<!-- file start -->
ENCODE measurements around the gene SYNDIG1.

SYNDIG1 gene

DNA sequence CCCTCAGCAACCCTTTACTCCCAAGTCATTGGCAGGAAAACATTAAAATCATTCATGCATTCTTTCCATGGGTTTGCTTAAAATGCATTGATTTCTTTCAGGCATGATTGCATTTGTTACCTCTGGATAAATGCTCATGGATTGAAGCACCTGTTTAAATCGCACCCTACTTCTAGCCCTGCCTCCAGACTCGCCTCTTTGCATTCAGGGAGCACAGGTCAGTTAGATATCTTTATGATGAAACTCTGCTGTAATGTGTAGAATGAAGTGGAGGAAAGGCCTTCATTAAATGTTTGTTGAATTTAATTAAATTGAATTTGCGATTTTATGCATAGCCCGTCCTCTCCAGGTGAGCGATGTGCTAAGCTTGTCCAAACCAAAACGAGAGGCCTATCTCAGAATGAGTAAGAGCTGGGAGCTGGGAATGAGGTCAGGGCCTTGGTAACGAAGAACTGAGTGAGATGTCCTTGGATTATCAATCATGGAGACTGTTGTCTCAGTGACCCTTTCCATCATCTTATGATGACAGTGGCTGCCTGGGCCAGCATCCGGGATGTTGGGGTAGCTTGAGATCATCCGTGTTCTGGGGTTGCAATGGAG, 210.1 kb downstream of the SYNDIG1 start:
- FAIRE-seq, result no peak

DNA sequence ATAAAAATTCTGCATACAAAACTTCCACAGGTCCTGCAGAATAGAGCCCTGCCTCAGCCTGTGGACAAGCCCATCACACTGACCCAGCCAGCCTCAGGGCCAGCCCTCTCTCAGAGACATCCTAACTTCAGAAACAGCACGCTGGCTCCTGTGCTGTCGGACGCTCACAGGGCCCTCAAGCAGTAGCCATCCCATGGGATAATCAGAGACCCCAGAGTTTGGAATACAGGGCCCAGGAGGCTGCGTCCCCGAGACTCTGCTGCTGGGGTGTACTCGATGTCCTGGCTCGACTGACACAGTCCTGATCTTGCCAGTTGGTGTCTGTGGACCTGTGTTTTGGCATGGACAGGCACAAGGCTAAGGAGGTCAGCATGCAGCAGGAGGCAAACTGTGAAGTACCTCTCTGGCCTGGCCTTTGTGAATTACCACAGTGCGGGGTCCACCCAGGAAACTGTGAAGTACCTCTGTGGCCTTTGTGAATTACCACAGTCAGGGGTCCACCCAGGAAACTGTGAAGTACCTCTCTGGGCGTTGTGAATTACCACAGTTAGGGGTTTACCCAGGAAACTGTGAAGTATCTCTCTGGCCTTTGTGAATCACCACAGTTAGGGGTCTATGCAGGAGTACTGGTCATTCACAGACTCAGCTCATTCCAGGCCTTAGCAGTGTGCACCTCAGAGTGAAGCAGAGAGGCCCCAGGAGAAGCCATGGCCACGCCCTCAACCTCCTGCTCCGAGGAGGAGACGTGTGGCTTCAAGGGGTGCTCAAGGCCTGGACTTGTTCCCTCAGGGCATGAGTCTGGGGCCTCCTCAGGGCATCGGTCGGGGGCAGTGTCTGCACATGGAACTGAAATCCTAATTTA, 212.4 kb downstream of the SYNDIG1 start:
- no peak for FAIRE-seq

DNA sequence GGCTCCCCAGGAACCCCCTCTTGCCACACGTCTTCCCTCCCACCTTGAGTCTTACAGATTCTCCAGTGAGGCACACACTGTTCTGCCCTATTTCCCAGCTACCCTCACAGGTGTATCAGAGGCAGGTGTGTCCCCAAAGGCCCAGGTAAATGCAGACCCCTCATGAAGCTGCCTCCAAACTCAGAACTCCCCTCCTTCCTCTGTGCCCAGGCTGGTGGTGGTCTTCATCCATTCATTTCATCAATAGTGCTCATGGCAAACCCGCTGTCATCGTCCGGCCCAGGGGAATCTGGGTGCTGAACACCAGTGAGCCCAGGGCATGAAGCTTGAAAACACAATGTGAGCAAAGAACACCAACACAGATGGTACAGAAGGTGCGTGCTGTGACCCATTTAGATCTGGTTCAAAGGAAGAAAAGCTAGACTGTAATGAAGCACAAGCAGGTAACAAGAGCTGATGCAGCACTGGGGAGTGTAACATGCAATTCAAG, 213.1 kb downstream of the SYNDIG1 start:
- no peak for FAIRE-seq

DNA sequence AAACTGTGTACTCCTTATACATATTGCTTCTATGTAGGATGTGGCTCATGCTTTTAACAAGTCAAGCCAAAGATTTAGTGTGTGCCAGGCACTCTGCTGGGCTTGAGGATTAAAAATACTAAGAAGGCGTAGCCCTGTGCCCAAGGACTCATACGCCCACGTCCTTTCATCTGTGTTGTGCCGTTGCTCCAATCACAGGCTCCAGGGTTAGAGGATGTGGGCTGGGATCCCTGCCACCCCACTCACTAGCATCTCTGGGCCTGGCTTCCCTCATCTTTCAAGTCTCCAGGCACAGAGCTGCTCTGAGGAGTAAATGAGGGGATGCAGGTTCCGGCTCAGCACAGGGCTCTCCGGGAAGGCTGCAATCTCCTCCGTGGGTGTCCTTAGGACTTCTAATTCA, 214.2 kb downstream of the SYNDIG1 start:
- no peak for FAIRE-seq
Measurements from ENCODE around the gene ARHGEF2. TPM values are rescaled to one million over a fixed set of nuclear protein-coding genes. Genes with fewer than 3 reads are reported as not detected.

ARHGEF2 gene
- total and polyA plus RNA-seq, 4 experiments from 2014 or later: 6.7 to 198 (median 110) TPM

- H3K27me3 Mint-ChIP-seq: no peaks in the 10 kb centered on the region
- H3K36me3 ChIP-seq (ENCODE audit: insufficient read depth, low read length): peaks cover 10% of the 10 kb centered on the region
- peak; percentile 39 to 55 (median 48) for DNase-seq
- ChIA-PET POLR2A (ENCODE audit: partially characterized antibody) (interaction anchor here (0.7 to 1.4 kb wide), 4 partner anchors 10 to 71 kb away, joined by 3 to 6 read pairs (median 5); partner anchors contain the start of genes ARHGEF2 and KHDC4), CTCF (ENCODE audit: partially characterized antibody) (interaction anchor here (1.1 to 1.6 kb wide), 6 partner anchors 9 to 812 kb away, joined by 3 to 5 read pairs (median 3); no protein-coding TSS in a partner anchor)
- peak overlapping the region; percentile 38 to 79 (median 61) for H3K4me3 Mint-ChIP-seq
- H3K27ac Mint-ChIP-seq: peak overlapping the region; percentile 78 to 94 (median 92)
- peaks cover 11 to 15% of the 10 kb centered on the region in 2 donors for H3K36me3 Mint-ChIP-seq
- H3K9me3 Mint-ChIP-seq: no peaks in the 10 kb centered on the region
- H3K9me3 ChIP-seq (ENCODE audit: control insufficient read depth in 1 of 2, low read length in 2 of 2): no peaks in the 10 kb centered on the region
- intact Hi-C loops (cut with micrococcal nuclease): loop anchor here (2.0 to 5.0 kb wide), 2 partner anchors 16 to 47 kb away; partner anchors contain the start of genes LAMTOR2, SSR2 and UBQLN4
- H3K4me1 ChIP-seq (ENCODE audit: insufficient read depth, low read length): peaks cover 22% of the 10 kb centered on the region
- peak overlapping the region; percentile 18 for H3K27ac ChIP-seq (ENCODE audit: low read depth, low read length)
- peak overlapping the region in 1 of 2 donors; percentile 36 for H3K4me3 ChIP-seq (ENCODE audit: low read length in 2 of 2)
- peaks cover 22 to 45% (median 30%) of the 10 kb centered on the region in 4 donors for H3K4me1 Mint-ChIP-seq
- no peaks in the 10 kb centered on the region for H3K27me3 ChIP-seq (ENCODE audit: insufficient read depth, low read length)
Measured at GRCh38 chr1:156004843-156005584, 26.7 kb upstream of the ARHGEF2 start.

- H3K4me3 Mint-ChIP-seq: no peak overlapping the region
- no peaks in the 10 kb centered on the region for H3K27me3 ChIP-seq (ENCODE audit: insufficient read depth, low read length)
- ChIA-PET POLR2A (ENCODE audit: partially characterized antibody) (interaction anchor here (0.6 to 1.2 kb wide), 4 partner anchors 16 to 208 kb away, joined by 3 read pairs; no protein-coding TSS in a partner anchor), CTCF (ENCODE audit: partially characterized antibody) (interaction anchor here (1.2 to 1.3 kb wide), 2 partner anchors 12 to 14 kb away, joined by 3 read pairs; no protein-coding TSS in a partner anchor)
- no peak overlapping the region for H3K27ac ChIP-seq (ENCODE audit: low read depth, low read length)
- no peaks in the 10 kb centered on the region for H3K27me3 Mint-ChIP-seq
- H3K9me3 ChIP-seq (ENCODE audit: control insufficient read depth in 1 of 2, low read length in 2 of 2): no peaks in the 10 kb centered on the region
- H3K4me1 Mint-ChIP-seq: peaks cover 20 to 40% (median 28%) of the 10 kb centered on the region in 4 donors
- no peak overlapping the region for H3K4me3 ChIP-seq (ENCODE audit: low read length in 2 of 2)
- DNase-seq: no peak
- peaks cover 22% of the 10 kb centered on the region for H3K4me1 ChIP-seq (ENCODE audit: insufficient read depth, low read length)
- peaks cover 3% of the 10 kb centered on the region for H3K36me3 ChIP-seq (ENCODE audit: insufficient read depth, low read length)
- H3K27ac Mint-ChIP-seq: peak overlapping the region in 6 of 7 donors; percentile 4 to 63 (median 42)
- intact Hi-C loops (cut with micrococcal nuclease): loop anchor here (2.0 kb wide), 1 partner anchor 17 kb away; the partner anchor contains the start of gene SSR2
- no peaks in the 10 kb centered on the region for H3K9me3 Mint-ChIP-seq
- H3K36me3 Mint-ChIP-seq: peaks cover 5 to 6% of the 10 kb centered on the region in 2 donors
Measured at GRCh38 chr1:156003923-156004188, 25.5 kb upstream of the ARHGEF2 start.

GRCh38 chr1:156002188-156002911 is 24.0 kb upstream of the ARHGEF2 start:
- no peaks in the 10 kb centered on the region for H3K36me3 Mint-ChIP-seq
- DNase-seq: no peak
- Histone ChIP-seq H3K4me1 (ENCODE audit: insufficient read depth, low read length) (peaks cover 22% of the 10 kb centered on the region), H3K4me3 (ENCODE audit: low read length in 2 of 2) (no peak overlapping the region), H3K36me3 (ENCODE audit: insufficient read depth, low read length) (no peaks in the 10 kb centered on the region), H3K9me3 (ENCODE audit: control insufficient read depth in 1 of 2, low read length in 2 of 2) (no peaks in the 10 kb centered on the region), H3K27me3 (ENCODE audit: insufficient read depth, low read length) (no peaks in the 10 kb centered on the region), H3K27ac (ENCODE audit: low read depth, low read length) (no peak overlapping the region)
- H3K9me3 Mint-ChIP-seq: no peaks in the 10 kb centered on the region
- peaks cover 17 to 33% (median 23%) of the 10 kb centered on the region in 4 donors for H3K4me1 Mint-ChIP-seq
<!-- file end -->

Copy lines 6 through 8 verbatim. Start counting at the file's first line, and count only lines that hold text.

- no peak for FAIRE-seq

DNA sequence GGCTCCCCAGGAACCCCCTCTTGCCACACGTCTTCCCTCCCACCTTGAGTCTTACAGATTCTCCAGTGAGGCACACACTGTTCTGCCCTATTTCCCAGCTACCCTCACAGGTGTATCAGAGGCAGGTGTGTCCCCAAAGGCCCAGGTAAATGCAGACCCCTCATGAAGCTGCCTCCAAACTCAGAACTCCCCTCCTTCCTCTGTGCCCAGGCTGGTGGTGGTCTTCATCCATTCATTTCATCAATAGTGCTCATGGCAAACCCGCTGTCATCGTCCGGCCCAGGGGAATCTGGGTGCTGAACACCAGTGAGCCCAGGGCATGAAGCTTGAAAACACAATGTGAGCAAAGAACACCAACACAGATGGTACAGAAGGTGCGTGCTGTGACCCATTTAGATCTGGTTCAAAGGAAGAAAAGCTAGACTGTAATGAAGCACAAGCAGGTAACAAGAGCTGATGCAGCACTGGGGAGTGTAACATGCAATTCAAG, 213.1 kb downstream of the SYNDIG1 start:
- no peak for FAIRE-seq